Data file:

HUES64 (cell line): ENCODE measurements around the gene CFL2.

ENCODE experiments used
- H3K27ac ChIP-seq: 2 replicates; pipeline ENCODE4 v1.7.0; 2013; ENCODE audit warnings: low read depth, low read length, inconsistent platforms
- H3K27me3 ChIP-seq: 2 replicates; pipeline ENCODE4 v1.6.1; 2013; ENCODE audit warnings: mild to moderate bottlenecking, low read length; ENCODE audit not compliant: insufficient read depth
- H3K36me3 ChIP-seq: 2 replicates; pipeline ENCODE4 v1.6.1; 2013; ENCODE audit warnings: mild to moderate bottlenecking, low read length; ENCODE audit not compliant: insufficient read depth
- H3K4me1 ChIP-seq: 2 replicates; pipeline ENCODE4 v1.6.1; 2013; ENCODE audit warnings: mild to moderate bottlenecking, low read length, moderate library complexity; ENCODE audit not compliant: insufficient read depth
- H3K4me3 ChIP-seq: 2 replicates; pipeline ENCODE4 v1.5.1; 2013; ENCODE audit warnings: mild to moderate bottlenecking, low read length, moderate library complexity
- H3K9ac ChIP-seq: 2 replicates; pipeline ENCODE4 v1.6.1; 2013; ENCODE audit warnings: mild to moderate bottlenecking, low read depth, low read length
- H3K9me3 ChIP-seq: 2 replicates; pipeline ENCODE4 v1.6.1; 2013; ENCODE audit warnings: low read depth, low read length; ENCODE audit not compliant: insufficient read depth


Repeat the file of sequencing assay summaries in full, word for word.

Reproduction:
HUES64 (cell line): ENCODE measurements around the gene CFL2.

ENCODE experiments used
- H3K27ac ChIP-seq: 2 replicates; pipeline ENCODE4 v1.7.0; 2013; ENCODE audit warnings: low read depth, low read length, inconsistent platforms
- H3K27me3 ChIP-seq: 2 replicates; pipeline ENCODE4 v1.6.1; 2013; ENCODE audit warnings: mild to moderate bottlenecking, low read length; ENCODE audit not compliant: insufficient read depth
- H3K36me3 ChIP-seq: 2 replicates; pipeline ENCODE4 v1.6.1; 2013; ENCODE audit warnings: mild to moderate bottlenecking, low read length; ENCODE audit not compliant: insufficient read depth
- H3K4me1 ChIP-seq: 2 replicates; pipeline ENCODE4 v1.6.1; 2013; ENCODE audit warnings: mild to moderate bottlenecking, low read length, moderate library complexity; ENCODE audit not compliant: insufficient read depth
- H3K4me3 ChIP-seq: 2 replicates; pipeline ENCODE4 v1.5.1; 2013; ENCODE audit warnings: mild to moderate bottlenecking, low read length, moderate library complexity
- H3K9ac ChIP-seq: 2 replicates; pipeline ENCODE4 v1.6.1; 2013; ENCODE audit warnings: mild to moderate bottlenecking, low read depth, low read length
- H3K9me3 ChIP-seq: 2 replicates; pipeline ENCODE4 v1.6.1; 2013; ENCODE audit warnings: low read depth, low read length; ENCODE audit not compliant: insufficient read depth